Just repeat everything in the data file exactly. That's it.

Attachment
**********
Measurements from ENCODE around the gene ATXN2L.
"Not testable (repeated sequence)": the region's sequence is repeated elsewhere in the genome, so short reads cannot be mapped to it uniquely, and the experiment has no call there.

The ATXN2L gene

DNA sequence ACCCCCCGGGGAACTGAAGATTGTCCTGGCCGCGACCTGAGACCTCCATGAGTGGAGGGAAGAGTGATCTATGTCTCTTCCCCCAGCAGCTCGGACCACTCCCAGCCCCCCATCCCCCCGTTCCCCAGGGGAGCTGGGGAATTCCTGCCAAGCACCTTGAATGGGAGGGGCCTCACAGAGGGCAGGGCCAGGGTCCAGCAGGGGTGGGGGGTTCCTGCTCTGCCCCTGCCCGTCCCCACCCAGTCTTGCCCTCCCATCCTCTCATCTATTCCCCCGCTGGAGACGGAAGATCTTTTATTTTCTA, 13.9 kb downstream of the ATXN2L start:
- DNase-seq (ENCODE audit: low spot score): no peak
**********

Measurements from ENCODE around the gene ATXN2L.
"Not testable (repeated sequence)": the region's sequence is repeated elsewhere in the genome, so short reads cannot be mapped to it uniquely, and the experiment has no call there.

The ATXN2L gene

DNA sequence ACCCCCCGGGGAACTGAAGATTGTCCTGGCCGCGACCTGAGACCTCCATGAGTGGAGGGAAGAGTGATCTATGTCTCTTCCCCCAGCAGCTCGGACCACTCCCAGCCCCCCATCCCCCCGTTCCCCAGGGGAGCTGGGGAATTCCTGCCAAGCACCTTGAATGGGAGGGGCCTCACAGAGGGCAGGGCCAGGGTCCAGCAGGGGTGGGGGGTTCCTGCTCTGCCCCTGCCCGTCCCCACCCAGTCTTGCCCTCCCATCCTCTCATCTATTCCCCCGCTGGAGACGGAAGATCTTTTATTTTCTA, 13.9 kb downstream of the ATXN2L start:
- DNase-seq (ENCODE audit: low spot score): no peak